White-lipped Snail (Cepaea hortensis) – Storm Francis is battering us here in the UK, and after the rain had stopped and with the sun coming out briefly, I popped outside and came across this little one on the side of my planter. Not everyones favourite, I know, but they have a beauty of their very own in colour and form. You do have to zoom in to see what I mean. I believe this one was eating algae or lichen.
It’s an odd thing to say, perhaps, but I feel a stillness and a calm with this simple image of a snail nestled in the fold of a nettle leaf. Maybe it is because there is so much going on in the world right now, so much has happened and is still happening, peoples minds are unsettled and unsure of the future, as a harsh wind of change has circled the globe. The snail appears rested, calm, nestled in the fold of a nettle leaf. Double-click image to enlarge if you wish.
White-lipped Snail (Cepaea hortensis) juvenile – A new generation of snails are appearing in the garden, ready to munch their way through it. This little one has such a delicate and elegant looking shell. Double-click to enlarge image.
I found this juevenile snail today. It is teeny-weeny small. But the startling thing I discovered about it when I got the photos on the PC was that the shell had fine hairs on it. Apparently this helps it stick to the leaves when feeding. Double-click image for a closer look.
By my plant pot full of moss I have a strip of bark leaning against some heather. Occasionally I will lift it to see what is sheltering in the dark and damp place it helps create there. Clinging to the underneath of the bark I found a 5-7mm (around 1/4 inch) Discus Snail (Discus rotundatus). For such a small creature it has such amazing detail and colours.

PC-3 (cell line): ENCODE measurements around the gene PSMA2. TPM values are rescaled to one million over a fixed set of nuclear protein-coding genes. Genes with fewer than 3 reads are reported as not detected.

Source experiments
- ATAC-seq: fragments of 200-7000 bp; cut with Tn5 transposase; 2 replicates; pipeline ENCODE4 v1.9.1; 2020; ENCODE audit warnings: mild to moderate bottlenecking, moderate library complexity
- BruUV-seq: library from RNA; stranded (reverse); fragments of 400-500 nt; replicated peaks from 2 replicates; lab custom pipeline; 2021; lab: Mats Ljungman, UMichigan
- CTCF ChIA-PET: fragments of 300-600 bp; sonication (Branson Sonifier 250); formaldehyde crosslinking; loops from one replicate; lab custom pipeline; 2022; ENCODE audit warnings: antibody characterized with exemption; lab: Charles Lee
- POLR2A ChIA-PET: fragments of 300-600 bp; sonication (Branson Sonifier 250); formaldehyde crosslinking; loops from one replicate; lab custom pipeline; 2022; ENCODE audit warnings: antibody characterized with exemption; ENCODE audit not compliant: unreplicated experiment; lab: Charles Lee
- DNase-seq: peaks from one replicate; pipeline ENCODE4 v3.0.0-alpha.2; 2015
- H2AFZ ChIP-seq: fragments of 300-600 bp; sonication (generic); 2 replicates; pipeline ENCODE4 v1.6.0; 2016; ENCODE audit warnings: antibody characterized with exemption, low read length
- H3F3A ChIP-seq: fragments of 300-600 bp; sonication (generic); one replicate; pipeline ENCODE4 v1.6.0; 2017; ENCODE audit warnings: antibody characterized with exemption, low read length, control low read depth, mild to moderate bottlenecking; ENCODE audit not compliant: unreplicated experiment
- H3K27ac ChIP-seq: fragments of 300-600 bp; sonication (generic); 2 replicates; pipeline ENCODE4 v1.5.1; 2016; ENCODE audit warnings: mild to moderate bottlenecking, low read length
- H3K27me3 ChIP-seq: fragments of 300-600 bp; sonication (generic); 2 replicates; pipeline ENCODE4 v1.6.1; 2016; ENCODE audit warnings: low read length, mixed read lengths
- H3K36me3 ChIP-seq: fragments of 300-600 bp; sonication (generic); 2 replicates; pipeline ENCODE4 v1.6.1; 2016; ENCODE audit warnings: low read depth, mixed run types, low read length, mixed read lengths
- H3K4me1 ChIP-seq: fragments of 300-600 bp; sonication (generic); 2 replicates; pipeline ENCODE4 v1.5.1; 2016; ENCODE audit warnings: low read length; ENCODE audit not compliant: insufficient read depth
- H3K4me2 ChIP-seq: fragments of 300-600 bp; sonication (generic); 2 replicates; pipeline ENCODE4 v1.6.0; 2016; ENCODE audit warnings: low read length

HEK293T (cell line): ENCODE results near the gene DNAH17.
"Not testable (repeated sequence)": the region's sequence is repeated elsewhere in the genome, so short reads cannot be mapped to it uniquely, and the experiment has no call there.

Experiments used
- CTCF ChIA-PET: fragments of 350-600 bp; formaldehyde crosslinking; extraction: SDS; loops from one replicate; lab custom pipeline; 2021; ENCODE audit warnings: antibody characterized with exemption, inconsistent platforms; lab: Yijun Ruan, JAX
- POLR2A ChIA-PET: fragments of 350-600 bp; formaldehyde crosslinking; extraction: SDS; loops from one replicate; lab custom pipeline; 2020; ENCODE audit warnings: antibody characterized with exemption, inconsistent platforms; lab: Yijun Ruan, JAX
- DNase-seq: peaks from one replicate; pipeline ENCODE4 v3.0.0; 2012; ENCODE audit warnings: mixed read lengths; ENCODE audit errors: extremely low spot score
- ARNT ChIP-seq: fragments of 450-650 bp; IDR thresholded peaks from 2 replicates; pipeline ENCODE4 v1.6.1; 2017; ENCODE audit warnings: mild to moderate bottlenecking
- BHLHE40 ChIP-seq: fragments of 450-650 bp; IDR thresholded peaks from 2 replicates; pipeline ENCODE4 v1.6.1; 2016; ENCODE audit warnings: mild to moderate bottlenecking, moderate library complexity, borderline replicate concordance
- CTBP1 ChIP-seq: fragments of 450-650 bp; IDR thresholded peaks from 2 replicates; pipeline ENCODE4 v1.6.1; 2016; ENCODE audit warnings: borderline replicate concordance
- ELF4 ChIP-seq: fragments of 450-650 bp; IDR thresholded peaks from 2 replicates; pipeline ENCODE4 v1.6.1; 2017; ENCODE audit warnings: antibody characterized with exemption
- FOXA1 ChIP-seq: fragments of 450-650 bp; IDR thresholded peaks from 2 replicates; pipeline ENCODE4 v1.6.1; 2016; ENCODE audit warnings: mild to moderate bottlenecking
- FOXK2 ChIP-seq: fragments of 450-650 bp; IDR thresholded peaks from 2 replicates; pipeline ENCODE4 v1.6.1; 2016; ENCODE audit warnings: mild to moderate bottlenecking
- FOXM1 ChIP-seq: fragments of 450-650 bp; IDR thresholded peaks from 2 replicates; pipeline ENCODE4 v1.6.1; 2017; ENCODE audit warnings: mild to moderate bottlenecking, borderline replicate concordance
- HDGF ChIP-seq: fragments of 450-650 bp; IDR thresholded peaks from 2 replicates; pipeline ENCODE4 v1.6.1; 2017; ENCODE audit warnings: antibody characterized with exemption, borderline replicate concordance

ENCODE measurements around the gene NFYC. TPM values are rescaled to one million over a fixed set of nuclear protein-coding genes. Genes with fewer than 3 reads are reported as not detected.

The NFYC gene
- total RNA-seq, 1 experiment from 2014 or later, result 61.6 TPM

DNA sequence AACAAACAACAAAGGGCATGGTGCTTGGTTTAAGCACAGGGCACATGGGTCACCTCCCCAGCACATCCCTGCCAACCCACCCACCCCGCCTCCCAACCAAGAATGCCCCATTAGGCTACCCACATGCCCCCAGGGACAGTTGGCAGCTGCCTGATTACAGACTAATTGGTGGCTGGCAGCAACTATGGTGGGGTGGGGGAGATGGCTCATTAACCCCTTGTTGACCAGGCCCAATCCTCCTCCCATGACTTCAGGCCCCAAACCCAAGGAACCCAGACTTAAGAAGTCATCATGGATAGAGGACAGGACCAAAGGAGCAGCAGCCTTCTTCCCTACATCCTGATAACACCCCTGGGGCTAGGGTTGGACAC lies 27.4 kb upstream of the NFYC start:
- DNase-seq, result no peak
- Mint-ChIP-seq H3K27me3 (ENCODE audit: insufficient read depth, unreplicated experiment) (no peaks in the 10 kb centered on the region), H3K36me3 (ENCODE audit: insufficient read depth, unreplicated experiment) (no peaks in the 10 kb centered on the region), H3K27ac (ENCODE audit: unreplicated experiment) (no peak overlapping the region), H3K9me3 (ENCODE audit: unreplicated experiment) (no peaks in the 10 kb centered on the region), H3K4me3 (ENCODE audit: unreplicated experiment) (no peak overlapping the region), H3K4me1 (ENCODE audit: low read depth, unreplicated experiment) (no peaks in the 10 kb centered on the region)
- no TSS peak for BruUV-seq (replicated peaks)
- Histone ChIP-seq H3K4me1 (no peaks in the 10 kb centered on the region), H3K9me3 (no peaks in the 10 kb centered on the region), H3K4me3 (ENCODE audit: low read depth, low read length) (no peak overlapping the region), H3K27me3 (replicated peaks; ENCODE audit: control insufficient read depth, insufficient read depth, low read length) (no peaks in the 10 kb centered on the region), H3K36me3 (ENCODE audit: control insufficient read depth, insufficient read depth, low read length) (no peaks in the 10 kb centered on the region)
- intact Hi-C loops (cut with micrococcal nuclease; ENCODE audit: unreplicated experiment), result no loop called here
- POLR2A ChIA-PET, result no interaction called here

One summer’s day I observed this White-lipped Snail Cepaea hortensis as it travelled from leaf to leaf on my crab apple tree. It was very slow going, but how it managed to slide and glide from leaf to leaf without falling off was quite something.
Apparently if you are a snail and are in a romantic mood all you need is a large green leaf, some shade, and a mate, of course. I found these pair of Garden Snails (Cornu aspersum) enjoying a romantic moment or two this morning at around 8:00, yet they were still at it over two hours later!
Looks like I am going to have baby snails in a couple of weeks time.
I am always fascinated by the intricacies of shells, and how they have evolved to be so. I can’t help but gaze at the top image in wonderment, marvelling at the beauty and bio-engineering involved in its evolution over hundreds of millions of years. All this to protect and shelter the animal inside which had once been feasting on my garden plants.
Garden Snail (Cornu aspersum) rear garden, Staffordshire, England. August 2017.
This is one tiny snail which I never even knew existed until the other week. The shell grows no longer than 4.4mm (0.2in) long. Note it has only one single tooth in the shell opening (see image below), which helps identify this species, and also it is quite a plumpish looking snail with 5 to 6 whorls and a blunt spire compared to other similar species. The snail itself is fairly dark with pale sides.